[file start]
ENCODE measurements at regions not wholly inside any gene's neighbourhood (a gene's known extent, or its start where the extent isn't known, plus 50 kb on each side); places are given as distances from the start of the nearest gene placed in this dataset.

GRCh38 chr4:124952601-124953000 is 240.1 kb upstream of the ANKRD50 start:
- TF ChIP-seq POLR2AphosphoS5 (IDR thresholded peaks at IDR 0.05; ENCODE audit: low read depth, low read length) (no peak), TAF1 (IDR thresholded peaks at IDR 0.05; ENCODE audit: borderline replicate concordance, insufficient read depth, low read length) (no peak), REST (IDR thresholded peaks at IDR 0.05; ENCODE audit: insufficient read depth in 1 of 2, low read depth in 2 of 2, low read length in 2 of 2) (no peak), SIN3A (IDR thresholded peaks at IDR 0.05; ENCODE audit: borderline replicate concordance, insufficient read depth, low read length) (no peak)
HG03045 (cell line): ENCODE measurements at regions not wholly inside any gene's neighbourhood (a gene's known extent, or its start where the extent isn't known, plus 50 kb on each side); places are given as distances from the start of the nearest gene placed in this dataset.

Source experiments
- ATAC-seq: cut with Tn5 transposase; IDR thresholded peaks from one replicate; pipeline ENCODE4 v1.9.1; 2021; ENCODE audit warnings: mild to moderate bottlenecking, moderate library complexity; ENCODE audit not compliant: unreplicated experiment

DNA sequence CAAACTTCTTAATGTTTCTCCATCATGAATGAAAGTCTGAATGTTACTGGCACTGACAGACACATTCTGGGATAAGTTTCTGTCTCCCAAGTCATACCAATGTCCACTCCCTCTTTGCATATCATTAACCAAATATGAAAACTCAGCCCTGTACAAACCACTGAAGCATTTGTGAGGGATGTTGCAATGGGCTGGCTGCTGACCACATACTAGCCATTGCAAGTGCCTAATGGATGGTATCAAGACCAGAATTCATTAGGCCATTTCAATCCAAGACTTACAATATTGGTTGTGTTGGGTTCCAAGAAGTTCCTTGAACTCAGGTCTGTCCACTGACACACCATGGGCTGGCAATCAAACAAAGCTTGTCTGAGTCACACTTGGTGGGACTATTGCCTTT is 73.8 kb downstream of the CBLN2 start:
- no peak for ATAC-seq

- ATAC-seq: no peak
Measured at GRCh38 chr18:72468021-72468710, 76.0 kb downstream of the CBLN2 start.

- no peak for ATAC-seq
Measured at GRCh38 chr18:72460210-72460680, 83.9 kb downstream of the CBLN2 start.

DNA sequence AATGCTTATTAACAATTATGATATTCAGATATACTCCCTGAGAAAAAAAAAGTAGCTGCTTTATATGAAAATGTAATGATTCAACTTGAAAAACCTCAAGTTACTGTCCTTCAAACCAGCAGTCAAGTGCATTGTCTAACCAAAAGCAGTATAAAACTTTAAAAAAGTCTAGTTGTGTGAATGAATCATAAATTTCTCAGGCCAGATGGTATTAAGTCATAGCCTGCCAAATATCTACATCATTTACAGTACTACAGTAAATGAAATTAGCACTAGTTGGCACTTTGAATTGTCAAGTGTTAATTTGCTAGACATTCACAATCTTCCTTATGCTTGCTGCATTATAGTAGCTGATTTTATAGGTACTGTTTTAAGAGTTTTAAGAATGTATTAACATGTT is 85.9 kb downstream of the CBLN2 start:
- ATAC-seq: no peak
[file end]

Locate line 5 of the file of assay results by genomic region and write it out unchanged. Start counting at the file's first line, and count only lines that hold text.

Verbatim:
Source experiments